Life on the social plane is about becoming a part of a larger human concern. This may provide material benefits, but the satisfaction that results from a willingness to sacrifice our material interests to those of our community is uniquely rewarding.

Life on the intellectual plane is an expression of our need for greater knowledge and understanding. Intellectuals are those who willingly sacrifice material and social benefits for the freedom to think. Science and philosophy are pursued most seriously by people who love ideas more than possessions or people.

Life on the spiritual plane is like life on the intellectual plane in that it attempts to transcend the social and material. But it arises from the feeling that there is an ultimate, fundamentally ineffable reality beyond intellectual comprehension. Spiritual people are those who make sincere attempts to connect with this world, even knowing that it is an intellectual absurdity to do so. Some forms of art, music, poetry, prayer and meditation are expressions of human spirituality.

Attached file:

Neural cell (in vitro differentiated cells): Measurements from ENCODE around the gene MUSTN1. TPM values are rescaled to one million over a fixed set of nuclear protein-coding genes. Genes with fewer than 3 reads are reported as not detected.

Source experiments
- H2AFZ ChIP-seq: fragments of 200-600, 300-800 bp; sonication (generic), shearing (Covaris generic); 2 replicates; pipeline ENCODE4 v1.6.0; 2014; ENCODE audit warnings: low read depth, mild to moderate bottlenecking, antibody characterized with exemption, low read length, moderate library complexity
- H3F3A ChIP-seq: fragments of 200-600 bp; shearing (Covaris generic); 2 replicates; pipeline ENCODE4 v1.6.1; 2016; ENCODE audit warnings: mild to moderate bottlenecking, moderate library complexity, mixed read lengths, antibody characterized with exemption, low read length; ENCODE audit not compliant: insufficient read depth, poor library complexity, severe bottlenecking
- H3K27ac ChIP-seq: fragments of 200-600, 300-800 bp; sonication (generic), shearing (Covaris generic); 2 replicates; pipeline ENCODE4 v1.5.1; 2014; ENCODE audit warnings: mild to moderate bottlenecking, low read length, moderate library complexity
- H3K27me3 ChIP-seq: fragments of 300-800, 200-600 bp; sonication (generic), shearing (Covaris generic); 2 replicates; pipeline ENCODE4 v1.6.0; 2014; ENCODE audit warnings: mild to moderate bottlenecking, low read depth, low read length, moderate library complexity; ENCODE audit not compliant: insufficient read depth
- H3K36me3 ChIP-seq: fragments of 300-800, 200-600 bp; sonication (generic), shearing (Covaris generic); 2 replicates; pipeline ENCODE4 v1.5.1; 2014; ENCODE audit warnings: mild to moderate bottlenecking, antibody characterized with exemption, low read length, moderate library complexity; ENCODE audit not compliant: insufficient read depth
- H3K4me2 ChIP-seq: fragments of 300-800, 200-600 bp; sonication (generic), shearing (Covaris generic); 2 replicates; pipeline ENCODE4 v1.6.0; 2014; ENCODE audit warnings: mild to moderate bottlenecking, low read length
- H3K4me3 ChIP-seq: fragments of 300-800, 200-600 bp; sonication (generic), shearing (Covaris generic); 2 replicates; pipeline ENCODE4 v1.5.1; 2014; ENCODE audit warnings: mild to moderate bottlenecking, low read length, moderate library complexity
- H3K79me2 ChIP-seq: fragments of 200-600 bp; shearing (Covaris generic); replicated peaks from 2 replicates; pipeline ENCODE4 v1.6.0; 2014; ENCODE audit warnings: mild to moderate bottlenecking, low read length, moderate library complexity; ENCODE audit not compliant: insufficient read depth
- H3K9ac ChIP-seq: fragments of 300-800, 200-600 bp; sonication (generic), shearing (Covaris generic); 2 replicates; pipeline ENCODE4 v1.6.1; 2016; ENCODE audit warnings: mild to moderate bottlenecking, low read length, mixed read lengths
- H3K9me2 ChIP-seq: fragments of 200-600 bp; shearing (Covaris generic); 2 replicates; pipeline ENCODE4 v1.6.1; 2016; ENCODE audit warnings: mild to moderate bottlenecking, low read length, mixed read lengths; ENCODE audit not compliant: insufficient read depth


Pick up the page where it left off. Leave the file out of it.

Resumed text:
This view of spirituality does not depend on religion or a belief in immaterial souls. But it may justifiably be accused of mysticism (whatever that means).

Russell DiSilvestro

My two parallel sets of answers to these four questions—with set (b) dependent on set (a)— reflect a book I read by Dallas Willard titled Renovation of the Heart.

1. What does it mean to be a spiritual person in the 21st century?
a. I am, or have, a “spiritual” dimension in a wide sense: an inner life accessible to me including thoughts, feelings, and a will/heart/”spirit” in a narrower sense: a capacity to choose or resist things.